“We decided to run with it (certification) because we wanted to compliment my passion for organic cuisine. The GRA gave us the direction we needed and through my research, we found the GRA to be credible. Our certification has given Tayst a rebirth-the added business helps employee moral.”

-Nic Jammet, Co-Owner, Sweetgreen, multiple locations in the Washington D.C. area, “For us (Nic Jammet and his partners), we opened the first (of three) Sweetgreen at the end of our senior year at Georgetown University. We are young owners and want to build a strong brand. The greening of our restaurant has become more appropriate in D.C., especially since Obama has taken office. We are the first 3 Star Certified Green Restaurant® in the US.”

Green Space Today
Rouge Tomate (NYC)
Courtesy of Shawmut Design & Construction
Green Space Today
Rouge Tomate (NYC)
Courtesy of Shawmut Design & Construction

Like The Fireplace Restaurant, Tayst, and Sweetgreen, Rouge Tomate (located in Belgium and now New York City), is a Certified Green Restaurant as well as a LEED certified space that values the role of sustainability as a cornerstone to the dining experience and to the restaurant’s brand identity.

Shawmut Design & Construction was the builder of Rouge Tomate (NYC).

Mark Wallace, Estimator, Hospitality Group, Shawmut Design & Construction, told Green Space Today, “This was an exciting project for all of us because it was special for a restaurant client to come forward and say that sustainability was a core value to the dining and building of the restaurant.”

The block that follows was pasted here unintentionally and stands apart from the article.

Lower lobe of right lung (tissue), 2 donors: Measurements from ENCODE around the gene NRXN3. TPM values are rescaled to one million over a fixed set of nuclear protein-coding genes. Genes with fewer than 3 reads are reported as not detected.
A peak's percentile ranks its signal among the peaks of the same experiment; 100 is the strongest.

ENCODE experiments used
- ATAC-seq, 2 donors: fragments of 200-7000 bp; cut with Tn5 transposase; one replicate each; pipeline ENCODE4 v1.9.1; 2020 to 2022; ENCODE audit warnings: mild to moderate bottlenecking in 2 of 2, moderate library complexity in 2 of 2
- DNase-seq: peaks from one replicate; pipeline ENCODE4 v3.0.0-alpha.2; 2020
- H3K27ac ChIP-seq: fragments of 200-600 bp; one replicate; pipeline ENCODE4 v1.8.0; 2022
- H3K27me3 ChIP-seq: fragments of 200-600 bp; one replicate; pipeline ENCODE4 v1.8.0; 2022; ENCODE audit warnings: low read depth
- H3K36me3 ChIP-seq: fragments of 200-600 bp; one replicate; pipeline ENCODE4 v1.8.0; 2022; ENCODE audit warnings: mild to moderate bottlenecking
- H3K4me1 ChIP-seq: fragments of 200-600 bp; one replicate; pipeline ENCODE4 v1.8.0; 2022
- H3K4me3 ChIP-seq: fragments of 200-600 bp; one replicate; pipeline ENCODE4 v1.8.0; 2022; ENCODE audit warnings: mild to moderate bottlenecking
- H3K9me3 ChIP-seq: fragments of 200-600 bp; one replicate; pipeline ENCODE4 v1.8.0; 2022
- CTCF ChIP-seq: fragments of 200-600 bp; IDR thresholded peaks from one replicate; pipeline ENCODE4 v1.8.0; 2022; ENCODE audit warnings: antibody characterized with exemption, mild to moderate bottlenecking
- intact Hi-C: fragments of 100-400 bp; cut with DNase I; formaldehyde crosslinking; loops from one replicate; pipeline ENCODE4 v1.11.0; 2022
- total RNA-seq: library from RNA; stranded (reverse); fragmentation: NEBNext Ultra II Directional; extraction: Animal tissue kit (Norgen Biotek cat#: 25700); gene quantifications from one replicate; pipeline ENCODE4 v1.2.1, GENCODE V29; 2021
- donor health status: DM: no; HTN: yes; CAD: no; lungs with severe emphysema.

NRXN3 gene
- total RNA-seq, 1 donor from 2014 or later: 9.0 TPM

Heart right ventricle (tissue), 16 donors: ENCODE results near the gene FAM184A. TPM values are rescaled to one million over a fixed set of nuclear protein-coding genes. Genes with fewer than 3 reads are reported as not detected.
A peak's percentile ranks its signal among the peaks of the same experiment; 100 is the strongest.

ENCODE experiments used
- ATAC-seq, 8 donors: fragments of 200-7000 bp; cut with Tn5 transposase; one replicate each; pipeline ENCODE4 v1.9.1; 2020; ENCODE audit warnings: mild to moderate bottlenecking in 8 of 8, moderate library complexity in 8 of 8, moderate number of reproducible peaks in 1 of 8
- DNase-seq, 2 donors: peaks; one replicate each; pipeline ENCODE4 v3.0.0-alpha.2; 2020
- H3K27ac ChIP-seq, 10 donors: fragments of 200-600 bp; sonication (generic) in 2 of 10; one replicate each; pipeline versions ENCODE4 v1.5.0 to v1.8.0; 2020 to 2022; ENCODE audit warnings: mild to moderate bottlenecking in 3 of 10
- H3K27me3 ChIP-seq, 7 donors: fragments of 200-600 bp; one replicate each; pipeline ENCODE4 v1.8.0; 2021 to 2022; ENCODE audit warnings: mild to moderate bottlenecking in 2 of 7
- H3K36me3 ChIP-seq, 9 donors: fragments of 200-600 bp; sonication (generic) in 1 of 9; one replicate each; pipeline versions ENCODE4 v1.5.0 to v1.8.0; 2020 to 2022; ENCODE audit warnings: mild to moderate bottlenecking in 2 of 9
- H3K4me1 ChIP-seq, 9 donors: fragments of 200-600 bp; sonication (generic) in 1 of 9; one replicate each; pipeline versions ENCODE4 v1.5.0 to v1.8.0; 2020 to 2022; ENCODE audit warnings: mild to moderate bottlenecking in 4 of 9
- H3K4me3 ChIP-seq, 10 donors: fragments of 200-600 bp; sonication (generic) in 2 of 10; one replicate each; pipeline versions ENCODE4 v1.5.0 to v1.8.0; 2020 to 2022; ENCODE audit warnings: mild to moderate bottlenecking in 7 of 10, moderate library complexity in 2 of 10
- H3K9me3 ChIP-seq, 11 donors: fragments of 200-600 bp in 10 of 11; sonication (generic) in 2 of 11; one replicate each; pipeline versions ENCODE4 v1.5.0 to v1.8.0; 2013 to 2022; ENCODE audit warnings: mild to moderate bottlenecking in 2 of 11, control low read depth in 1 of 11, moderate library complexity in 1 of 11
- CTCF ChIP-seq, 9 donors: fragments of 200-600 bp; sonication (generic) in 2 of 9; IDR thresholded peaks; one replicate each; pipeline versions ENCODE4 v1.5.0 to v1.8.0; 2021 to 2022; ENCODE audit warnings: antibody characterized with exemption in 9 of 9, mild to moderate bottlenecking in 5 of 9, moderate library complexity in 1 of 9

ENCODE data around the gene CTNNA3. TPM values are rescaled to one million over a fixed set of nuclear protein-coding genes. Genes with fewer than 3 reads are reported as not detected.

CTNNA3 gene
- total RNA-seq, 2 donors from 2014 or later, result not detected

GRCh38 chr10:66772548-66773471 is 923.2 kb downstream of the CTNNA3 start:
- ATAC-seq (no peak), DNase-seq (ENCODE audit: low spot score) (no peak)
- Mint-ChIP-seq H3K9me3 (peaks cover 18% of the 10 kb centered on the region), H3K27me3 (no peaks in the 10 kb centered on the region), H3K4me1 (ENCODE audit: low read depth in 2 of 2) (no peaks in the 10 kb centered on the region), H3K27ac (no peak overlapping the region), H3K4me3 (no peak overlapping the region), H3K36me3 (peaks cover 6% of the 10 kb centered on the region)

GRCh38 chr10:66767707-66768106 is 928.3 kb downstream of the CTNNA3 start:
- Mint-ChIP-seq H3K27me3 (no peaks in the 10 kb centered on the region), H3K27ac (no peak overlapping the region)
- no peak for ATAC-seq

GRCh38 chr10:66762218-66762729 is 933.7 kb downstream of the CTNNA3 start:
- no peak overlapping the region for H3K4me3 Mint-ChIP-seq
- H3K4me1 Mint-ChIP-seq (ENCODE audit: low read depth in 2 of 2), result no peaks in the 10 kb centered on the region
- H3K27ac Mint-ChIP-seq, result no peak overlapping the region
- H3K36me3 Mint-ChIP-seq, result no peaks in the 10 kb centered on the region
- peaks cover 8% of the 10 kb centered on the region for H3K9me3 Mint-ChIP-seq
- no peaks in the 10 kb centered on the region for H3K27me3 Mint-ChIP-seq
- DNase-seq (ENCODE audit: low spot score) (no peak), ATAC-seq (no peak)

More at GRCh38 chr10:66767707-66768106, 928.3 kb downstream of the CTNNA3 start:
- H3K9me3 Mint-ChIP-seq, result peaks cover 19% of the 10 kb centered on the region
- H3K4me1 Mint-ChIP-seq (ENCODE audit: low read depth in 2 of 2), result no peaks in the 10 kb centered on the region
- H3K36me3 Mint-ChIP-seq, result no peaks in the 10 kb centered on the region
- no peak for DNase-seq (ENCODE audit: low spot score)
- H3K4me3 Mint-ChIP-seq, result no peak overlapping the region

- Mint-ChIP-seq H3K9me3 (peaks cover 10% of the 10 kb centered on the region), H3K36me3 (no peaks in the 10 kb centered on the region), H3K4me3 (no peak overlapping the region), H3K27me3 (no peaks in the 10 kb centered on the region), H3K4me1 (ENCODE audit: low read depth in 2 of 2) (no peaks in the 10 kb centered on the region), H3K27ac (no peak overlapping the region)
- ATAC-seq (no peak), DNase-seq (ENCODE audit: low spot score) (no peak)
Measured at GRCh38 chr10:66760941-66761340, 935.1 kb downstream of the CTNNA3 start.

Despite the GRA’s growing popularity and credibility, not all restaurants that display significant ‘green’ elements are Certified Green Restaurants.

One such dining hot-spot is Uncommon Ground, located in Chicago. Uncommon Ground is home to the first Certified Organic Roof Top Farm in the nation. This certification was delivered by the Midwest Organic Services Association (MOSA).

This year, Uncommon Ground plans to grow over 1000 lbs of fresh vegetables (to be served internally) on its roof. Uncommon Ground’s co-owner Helen Cameron told Green Space Today, “We want to prove that it is possible to grow a lot of vegetables in an urban setting and we are using the farm as an educational tool for students and customers alike.”

Green Space Today
From left to right: Alderman Patrick O'Connor; Helen Cameron, Co-Owner, Uncommon Ground; Chicago Mayor Richard M. Daley; Natalie Pfister, Rooftop Farm Coordinator, Uncommon Ground; and Michael Cameron, Co-Owner, Uncommon Ground celebrate on July 11, 2009 at a ribbon cutting ceremony that commemorated the first Certified Organic Rooftop Farm in the U.S.
Courtesy of Zoran Orlic

Michael Cameron, Co-Owner, Uncommon Ground added, “While we are not members of the GRA, we are members of the Chicago Green Restaurant Coop. Uncommon Ground is not LEED certified, but the U.S. Green Building Council’s Chicago Chapter recognized us with its EnvironMOTION” Award.”

Although the restaurant industry has been hit hard by rising energy and food costs, owners are investing in ‘green’ to make ‘green’ and to make environmental strides and are doing so through organizational resources and associative marketing.